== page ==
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Plantar Fasciitis

Feet by the pool with Plantar Fasciitis

Pain in the feet is a common problem that is seen at our office, especially in the summer months when unsupportive shoes like flip-flops are worn more by people for a longer period of time. As the summer months are now in full swing, Teaching about foot structure, function, and pain can help avoid painful conditions like plantar fasciitis.

Plantar fasciitis is when the thick band of tissue called fascia, that connects the heel bone to the toes becomes inflamed or irritated. This can cause pain on the bottom of the foot, usually near the heel. (1) It typically only affects one foot but can affect both. Pain is usually felt for the first few steps upon getting out of bed in the morning, but it can also be triggered by getting up after sitting for a long time or by prolonged activity like being on your feet all day, especially if unsupportive shoes are worn. (2) However, people with plantar fasciitis usually don’t have pain during activities, but rather just after stopping. (3) If plantar fasciitis goes untreated, it increases the likelihood of developing bone spurs where the fascia meets the heel or developing chronic heel pain. (3) And if your heel is painful, it tends to change how you walk, which can trigger problems all the way up the spine.

As a Chiropractor, I always start by adjusting the restricted joints in the ankle and foot. These adjustments help restore motion in those joints and normalize your walk, which takes stress off of the heel. (1) I do this by encouraging the bones to support the three points of contact your foot has with the earth. The heel, the base of the great toe and the base of the pinky toe are the points that contact the earth while walking.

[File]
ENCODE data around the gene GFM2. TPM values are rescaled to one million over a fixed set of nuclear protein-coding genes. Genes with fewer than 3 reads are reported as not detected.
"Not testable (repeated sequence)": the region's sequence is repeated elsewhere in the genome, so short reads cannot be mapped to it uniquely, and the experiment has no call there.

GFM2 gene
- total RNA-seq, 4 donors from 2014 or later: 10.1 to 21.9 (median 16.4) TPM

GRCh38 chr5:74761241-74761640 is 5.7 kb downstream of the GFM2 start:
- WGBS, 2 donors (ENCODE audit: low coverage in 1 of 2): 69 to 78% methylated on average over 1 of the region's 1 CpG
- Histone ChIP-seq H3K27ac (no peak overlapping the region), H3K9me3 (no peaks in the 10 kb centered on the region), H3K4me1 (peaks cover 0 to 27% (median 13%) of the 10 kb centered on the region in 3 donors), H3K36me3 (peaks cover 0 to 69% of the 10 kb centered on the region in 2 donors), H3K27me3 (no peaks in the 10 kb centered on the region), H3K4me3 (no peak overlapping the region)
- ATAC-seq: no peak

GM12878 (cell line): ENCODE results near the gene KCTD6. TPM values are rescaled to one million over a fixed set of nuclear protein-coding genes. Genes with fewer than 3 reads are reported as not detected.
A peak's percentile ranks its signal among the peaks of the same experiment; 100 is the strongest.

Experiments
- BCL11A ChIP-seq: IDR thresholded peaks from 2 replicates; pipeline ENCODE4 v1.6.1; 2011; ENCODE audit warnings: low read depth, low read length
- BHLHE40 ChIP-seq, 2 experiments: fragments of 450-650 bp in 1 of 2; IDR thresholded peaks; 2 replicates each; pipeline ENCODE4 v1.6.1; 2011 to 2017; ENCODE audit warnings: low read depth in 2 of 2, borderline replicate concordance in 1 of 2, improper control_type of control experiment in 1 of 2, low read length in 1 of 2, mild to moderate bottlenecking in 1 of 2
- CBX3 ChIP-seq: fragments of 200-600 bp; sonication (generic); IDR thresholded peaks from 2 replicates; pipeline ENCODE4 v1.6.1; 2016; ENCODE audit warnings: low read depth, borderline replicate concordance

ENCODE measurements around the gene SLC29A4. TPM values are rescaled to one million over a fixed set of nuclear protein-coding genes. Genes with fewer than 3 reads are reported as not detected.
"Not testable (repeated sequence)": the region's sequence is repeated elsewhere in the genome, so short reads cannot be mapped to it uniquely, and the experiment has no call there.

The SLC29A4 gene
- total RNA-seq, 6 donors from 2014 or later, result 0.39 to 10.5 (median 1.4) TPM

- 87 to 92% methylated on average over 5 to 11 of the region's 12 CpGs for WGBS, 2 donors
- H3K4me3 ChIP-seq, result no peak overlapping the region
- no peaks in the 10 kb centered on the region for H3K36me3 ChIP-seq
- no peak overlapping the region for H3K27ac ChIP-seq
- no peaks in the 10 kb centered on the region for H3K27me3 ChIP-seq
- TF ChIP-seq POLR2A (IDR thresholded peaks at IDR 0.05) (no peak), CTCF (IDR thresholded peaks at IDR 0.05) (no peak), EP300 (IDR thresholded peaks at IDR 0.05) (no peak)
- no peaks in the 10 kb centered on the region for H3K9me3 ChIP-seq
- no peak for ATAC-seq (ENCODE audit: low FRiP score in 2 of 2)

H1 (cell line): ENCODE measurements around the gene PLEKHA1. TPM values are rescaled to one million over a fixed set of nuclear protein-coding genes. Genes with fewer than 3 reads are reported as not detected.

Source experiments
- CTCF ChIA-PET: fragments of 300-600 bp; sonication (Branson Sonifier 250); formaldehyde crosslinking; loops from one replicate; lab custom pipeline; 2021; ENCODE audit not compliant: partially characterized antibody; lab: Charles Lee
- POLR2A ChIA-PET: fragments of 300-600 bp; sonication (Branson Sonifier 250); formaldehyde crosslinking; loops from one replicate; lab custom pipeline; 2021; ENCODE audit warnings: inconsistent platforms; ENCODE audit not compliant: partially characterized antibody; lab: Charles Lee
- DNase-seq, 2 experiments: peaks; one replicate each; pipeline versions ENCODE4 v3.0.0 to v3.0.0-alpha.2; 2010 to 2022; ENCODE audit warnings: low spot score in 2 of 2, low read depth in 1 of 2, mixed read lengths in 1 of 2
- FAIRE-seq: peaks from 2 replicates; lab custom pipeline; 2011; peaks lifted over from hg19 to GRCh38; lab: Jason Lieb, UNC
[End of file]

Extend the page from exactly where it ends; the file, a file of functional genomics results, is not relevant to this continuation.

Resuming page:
Our physical therapist, Dr. Dureece Lingwall uses techniques like deep tissue mobilization/IASTM, dry-needling, stretching and strengthening of the lower leg muscles as well as ice massage to help decrease pain and inflammation. Additional use of tools to help break up the fascial adhesions in the bottom of the foot and heel has shown to be very effective in our clinic.

Specific taping techniques can be used to help temporarily support the arches of the foot. (2) 

Supportive footwear and/or shoe inserts can also be extremely helpful to minimize foot pain and stress to the fascia. (2) Simple things such as rolling a golf ball on the bottom of your foot at the end of the day can be helpful, especially if it is frozen.

Massage therapy can help by reducing muscle tension and increasing range of motion in the whole back of the body, allowing less stress on the heel. (1)

If you are suffering from heel pain, there are things we can do to help! At Solutions, we have Chiropractic, Physical Therapy, dry needling, or Massage to fit whatever your needs might be.  

Call today to set up an appointment! 605-348-2116


  1. Yelverton, C., Rama, S., & Zipfel, B. (2019). Manual therapy interventions in the treatment of plantar fasciitis: A comparison of three approaches. Health SA = SA Gesondheid, 24, 1244.
  2. Physical Therapy Guide to Plantar Fasciitis.” American Physical Therapy Association, 21 Oct. 2019,
  3. Case-lo, Christine. Everything you want to know about Plantar Fasciitis. 2019. Healthline. available at:
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